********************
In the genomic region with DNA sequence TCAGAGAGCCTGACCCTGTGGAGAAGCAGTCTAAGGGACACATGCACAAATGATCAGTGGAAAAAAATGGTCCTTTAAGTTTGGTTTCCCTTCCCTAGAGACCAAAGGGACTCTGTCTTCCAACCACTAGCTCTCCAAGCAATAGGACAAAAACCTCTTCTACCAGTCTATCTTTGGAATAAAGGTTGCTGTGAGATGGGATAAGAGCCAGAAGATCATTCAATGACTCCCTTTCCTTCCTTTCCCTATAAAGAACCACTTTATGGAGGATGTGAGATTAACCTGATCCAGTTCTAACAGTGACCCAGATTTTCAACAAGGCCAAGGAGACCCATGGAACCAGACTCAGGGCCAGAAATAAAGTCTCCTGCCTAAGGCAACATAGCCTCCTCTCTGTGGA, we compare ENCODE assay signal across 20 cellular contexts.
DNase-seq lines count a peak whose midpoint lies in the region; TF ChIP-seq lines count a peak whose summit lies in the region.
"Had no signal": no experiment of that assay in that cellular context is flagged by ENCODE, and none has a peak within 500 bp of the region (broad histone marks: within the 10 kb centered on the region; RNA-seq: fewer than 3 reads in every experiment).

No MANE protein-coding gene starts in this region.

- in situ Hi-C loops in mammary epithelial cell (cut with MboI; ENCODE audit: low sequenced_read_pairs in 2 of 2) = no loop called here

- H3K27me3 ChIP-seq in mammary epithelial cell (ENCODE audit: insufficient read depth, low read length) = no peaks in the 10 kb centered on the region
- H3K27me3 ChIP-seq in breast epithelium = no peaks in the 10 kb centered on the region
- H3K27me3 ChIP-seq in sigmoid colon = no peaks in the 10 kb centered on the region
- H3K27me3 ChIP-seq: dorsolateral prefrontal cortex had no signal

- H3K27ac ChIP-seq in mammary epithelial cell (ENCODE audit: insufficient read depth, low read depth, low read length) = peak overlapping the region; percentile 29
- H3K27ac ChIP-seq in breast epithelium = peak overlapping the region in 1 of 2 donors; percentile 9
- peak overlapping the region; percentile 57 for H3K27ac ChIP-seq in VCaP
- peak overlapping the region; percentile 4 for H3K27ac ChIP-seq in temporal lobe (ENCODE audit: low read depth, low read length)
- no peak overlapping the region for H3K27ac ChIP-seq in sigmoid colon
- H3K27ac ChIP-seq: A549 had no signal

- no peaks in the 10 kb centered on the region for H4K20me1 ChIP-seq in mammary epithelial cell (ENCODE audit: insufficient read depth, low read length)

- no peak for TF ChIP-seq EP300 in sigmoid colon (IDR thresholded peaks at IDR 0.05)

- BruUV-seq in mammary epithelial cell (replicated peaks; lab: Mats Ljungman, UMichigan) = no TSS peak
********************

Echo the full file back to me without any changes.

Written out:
In the genomic region with DNA sequence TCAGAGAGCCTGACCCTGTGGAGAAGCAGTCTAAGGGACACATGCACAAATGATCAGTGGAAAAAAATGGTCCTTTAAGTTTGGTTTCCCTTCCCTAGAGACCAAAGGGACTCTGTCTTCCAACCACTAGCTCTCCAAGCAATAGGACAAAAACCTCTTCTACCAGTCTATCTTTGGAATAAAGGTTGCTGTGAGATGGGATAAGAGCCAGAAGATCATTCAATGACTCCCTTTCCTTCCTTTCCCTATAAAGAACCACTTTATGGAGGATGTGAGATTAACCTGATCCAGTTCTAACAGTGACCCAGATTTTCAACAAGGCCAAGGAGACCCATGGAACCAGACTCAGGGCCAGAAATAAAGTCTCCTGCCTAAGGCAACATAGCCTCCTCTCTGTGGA, we compare ENCODE assay signal across 20 cellular contexts.
DNase-seq lines count a peak whose midpoint lies in the region; TF ChIP-seq lines count a peak whose summit lies in the region.
"Had no signal": no experiment of that assay in that cellular context is flagged by ENCODE, and none has a peak within 500 bp of the region (broad histone marks: within the 10 kb centered on the region; RNA-seq: fewer than 3 reads in every experiment).

No MANE protein-coding gene starts in this region.

- in situ Hi-C loops in mammary epithelial cell (cut with MboI; ENCODE audit: low sequenced_read_pairs in 2 of 2) = no loop called here

- H3K27me3 ChIP-seq in mammary epithelial cell (ENCODE audit: insufficient read depth, low read length) = no peaks in the 10 kb centered on the region
- H3K27me3 ChIP-seq in breast epithelium = no peaks in the 10 kb centered on the region
- H3K27me3 ChIP-seq in sigmoid colon = no peaks in the 10 kb centered on the region
- H3K27me3 ChIP-seq: dorsolateral prefrontal cortex had no signal

- H3K27ac ChIP-seq in mammary epithelial cell (ENCODE audit: insufficient read depth, low read depth, low read length) = peak overlapping the region; percentile 29
- H3K27ac ChIP-seq in breast epithelium = peak overlapping the region in 1 of 2 donors; percentile 9
- peak overlapping the region; percentile 57 for H3K27ac ChIP-seq in VCaP
- peak overlapping the region; percentile 4 for H3K27ac ChIP-seq in temporal lobe (ENCODE audit: low read depth, low read length)
- no peak overlapping the region for H3K27ac ChIP-seq in sigmoid colon
- H3K27ac ChIP-seq: A549 had no signal

- no peaks in the 10 kb centered on the region for H4K20me1 ChIP-seq in mammary epithelial cell (ENCODE audit: insufficient read depth, low read length)

- no peak for TF ChIP-seq EP300 in sigmoid colon (IDR thresholded peaks at IDR 0.05)

- BruUV-seq in mammary epithelial cell (replicated peaks; lab: Mats Ljungman, UMichigan) = no TSS peak